New search facility:
BIPM Home | KCDB | JCTLM-DB | Site map | Disclaimer | Contact us
 > You are here: SI > derived units > special names
 Units with special names and symbols; units that incorporate special names and symbols Version française
 Summary Derived units expressed in terms of base units Units with special names and symbols; units that incorporate special names and symbols Units for dimensionless quantities, also called quantities of dimension one
 Related articles Table 3: Coherent derived units in the SI with special names and symbols Table 4: Examples of SI coherent derived units whose names and symbols include SI coherent derived units with special names and symbols
 Direct access

SI brochure, Section 2.2.2

 For convenience, certain coherent derived units have been given special names and symbols. There are 22 such units, as listed in Table 3. These special names and symbols may themselves be used in combination with the names and symbols for base units and for other derived units to express the units of other derived quantities. Some examples are given in Table 4. The special names and symbols are simply a compact form for the expression of combinations of base units that are used frequently, but in many cases they also serve to remind the reader of the quantity involved. The SI prefixes may be used with any of the special names and symbols, but when this is done the resulting unit will no longer be coherent. Among these names and symbols the last four entries in Table 3 are of particular note since they were adopted by the 15th CGPM (1975, Resolutions 8 and 9), the 16th CGPM (1979, Resolution 5) and the 21st CGPM (1999, Resolution 12) specifically with a view to safeguarding human health. In both Tables 3 and 4 the final column shows how the SI units concerned may be expressed in terms of SI base units. In this column factors such as m0, kg0, etc., which are all equal to 1, are not shown explicitly. The values of several different quantities may be expressed using the same name and symbol for the SI unit. Thus for the quantity heat capacity as well as the quantity entropy, the SI unit is the joule per kelvin. Similarly for the base quantity electric current as well as the derived quantity magnetomotive force, the SI unit is the ampere. It is therefore important not to use the unit alone to specify the quantity. This applies not only to scientific and technical texts, but also, for example, to measuring instruments (i.e. an instrument read-out should indicate both the unit and the quantity measured). A derived unit can often be expressed in different ways by combining base units with derived units having special names. Joule, for example, may formally be written newton metre, or kilogram metre squared per second squared. This, however, is an algebraic freedom to be governed by common sense physical considerations; in a given situation some forms may be more helpful than others. In practice, with certain quantities, preference is given to the use of certain special unit names, or combinations of unit names, to facilitate the distinction between different quantities having the same dimension. When using this freedom, one may recall the process by which the quantity is defined. For example, the quantity torque may be thought of as the cross product of force and distance, suggesting the unit newton metre, or it may be thought of as energy per angle, suggesting the unit joule per radian. The SI unit of frequency is given as the hertz, implying the unit cycles per second; the SI unit of angular velocity is given as the radian per second; and the SI unit of activity is designated the becquerel, implying the unit counts per second. Although it would be formally correct to write all three of these units as the reciprocal second, the use of the different names emphasises the different nature of the quantities concerned. Using the unit radian per second for angular velocity, and hertz for frequency, also emphasizes that the numerical value of the angular velocity in radian per second is 2 times the numerical value of the corresponding frequency in hertz. In the field of ionizing radiation, the SI unit of activity is designated the becquerel rather than the reciprocal second, and the SI units of absorbed dose and dose equivalent are designated the gray and the sievert, respectively, rather than the joule per kilogram. The special names becquerel, gray, and sievert were specifically introduced because of the dangers to human health that might arise from mistakes involving the units reciprocal second and joule per kilogram, in case the latter units were incorrectly taken to identify the different quantities involved. Table 3 Table 4 The CIPM, recognizing the particular importance of the health-related units, adopted a detailed text on the sievert for the 5th edition of this Brochure: see Recommendation 1 (CI-1984), and Recommendation 2 (CI-2002).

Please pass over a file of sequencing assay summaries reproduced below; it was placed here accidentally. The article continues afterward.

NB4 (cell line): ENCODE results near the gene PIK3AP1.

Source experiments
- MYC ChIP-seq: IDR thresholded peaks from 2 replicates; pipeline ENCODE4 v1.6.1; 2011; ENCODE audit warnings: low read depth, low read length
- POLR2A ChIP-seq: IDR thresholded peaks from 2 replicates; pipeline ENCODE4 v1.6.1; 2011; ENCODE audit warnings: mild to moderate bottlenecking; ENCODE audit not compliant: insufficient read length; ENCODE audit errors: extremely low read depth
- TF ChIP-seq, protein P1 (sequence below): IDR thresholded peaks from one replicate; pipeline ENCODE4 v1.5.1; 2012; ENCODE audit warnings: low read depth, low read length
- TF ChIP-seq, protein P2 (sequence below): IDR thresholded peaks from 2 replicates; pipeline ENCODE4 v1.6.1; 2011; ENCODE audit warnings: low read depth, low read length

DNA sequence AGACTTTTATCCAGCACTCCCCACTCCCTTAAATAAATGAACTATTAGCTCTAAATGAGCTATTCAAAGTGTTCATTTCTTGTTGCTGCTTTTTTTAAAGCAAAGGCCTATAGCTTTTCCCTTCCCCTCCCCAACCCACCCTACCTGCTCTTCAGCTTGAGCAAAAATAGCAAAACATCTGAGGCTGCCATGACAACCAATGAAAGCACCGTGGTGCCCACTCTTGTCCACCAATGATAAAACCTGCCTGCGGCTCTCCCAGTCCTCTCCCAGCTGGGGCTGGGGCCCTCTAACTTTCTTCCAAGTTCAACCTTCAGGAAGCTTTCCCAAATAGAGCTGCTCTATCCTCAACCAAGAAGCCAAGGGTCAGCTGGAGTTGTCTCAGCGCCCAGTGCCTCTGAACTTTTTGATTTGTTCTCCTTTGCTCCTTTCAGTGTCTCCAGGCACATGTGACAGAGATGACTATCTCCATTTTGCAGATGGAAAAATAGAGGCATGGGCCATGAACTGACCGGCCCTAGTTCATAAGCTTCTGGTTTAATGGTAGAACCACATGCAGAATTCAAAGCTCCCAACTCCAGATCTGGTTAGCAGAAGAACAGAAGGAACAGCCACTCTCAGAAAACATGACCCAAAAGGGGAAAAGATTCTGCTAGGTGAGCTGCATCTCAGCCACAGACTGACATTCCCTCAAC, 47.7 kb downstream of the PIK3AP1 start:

Related articles Table 3: Coherent derived units in the SI with special names and symbols Table 4: Examples of SI coherent derived units whose names and symbols include SI coherent derived units with special names and symbols